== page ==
Sitting at the gate, waiting to board the plane, she tried to remember the last time she traveled on her own.
She glanced around at the other passengers. She was sure she was not the only one who was a single. In fact, she noticed several people reading or engrossed in one device or another, seemingly alone.
But, she was drawn to the couple across from her. She tried not to stare. One time the woman caught her looking and Rachel quickly looked down at her magazine. She smiled to herself and wondered if they were as happy as she and Sam, forgetting her reality for a brief moment.
She had reservations at the Charrington Inn. Charrington is a small town on the eastern shore. Rachel and Sam discovered the Inn once on a weekend jaunt.
She chose the White Pine room, of course. She recalled sunset memories on the balcony overlooking the meadow.
The innkeepers, Roz and Michael, welcomed her warmly.
Roz was a full figured woman with short curly brown hair.She had a wide generous mouth and a ready smile.Her matronly figure gave her the appearance of an older woman, when, in fact, she was barely out of her thirties.
Michael, on the other hand, was tall, thin and wiry.He had thick dark wavy hair and piercing blue eyes.
“Rachel, I’m so sorry,” said Roz mournfully.
Rachel thanked her and said, “I hope you’ll be able to help me, Roz.”
Rachel caught Michael giving his wife a warning look.
Up in her room, she called to check in on her mother.
Mary, her mother’s caregiver, answered the phone.
“Oh, she’s been waiting for your call.”
Rachel spent a few moments comforting her mother.
"I promise I'll not be away for long," Rachel said. "Have a good night, Mom. Yes, yes, I’ll call you in the morning.” "Bye, Mom", Rachel said and clicked the phone off.
She decided to take a long luxurious bath before dinner.
She opened her tote and reached in to take out the sweater.
It wasn’t there.
Evie heard the squeak of the bathroom door and then a thud as it closed. Those were the two sounds that woke her each morning.
She and Ed have been together for a dozen years. It was a second marriage for both.
As she found out early on, he was a creature of habit. He had his own internal alarm clock, waking up every day at 7:15.
Ed was of average height and build.He had a nondescript look, with brown hair and eyes.He was the sort of man who could easily blend in with a crowd without anyone paying much notice of him.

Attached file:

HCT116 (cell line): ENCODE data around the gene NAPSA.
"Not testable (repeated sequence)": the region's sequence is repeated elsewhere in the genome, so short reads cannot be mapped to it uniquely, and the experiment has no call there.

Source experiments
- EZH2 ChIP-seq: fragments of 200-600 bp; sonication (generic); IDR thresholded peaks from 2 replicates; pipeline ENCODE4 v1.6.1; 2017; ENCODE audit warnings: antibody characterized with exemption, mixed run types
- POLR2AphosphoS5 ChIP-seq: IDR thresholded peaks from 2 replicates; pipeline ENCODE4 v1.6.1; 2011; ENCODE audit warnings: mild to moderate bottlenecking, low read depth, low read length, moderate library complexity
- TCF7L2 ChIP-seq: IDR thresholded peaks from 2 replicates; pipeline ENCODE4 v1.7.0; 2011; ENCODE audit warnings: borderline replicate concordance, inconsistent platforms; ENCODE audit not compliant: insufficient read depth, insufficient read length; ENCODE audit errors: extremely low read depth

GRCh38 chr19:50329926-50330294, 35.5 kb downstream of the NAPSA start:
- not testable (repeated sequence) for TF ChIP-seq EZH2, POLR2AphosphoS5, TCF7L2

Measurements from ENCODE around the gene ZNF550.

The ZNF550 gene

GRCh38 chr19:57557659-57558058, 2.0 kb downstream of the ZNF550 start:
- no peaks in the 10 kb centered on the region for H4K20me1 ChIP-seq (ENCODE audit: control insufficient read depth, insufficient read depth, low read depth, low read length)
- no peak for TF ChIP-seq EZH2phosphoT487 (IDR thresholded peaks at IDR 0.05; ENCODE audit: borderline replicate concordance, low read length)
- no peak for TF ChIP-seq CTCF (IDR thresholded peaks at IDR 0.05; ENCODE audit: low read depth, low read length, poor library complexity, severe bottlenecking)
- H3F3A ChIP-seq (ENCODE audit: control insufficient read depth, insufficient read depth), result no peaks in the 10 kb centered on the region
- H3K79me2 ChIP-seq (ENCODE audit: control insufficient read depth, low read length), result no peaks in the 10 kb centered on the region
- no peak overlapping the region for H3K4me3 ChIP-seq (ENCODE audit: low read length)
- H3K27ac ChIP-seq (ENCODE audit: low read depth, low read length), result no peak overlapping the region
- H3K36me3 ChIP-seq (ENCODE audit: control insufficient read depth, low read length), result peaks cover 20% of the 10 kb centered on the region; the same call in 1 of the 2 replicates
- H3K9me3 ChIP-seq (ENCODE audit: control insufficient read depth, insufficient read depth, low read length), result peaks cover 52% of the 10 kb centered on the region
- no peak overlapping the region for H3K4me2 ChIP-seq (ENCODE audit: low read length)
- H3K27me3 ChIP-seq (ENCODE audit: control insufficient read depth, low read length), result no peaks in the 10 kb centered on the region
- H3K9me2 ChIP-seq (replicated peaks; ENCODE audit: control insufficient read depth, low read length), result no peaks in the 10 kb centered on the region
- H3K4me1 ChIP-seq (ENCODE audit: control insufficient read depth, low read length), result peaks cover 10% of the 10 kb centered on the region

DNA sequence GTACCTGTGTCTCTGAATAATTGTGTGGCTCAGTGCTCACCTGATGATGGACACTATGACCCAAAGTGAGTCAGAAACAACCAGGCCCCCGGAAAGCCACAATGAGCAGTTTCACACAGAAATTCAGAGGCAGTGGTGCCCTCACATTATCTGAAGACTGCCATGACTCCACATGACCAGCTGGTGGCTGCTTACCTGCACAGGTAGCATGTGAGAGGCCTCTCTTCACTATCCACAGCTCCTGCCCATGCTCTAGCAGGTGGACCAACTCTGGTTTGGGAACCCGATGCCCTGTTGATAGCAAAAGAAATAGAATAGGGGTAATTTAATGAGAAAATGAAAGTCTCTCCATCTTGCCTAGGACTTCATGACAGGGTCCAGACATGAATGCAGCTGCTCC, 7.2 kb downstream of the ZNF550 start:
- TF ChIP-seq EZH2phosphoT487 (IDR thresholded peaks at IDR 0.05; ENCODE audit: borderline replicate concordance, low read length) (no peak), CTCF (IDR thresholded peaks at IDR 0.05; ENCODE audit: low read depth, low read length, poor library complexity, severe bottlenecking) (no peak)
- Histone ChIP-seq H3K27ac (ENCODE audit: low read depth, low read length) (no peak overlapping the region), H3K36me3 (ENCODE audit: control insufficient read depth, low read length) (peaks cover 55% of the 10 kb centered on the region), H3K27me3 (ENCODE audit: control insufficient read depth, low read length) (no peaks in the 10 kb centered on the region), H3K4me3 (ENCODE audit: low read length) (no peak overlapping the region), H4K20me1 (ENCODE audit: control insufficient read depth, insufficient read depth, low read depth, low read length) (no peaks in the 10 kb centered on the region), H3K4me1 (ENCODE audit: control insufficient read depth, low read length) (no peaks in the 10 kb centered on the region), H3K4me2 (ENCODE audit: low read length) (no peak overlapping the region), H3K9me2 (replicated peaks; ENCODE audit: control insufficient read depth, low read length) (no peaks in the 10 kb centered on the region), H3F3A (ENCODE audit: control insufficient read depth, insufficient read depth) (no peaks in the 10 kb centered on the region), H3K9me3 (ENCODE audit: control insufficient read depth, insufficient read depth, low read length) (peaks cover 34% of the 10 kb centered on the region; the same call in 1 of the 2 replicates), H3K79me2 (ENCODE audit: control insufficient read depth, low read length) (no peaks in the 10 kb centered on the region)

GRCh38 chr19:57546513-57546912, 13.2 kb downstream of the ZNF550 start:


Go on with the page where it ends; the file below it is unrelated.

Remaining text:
She yawned and stretched. She thought about rolling over and going back to sleep, but then she remembered her commitment. She propped herself up on her elbow and fumbled around for her glasses. She picked up her phone to check the time.
How strange, she thought. It was only 6:15. More proof that Ed hasn’t been himself lately.
Something was bothering him. Whenever she asked him about it, he dismissed it, saying he was feeling a little tired.
“That’s all it is, really,” he would say.
The door squeaked again as Ed came out of the bathroom.
Evie watched husband rustling around in his dresser.
“Ed, why are you up so early?” she asked.
He came over to her and gave her a kiss.
They used to joke about how he always brushed his teeth before the first morning kiss.
She called it his CMF kiss. “Your breath is so Crest Minty Fresh”, she would tease.
She noticed he hadn’t brushed today.
“I have to go into work a little early,” he said.
“You didn’t get home until 9:00 last night," she said. “What’s going on?”
“I’m covering for Rachel while she’s out of town,” he said. “Double the work.”
Rachel and Ed were partners. They were co-owners of Old & Yew, an antique and yarn shop housed in a long, low cinder block building down by the docks.
Fifteen years ago Ed lost his first wife, Kathy.
Kathy and Ed were the original owners of Old & Yew.
Rachel, an avid knitter and lover of precious bygone era treasures, was not only a steady customer but soon became close friends with both Ed and Kathy.
“I felt a warmth of comfort from the first moment I walked into the shop,” Rachel repeatedly told Evie.
She remembered how animated Rachel became whenever she talked about the shop.
"An old fashioned cowbell on the door announces the comings and goings of customers.
The large space is divided in half with beautiful antiques and unusual vintage items on the right-hand side. There are dark walnut breakfronts displaying beautiful old china and crystal.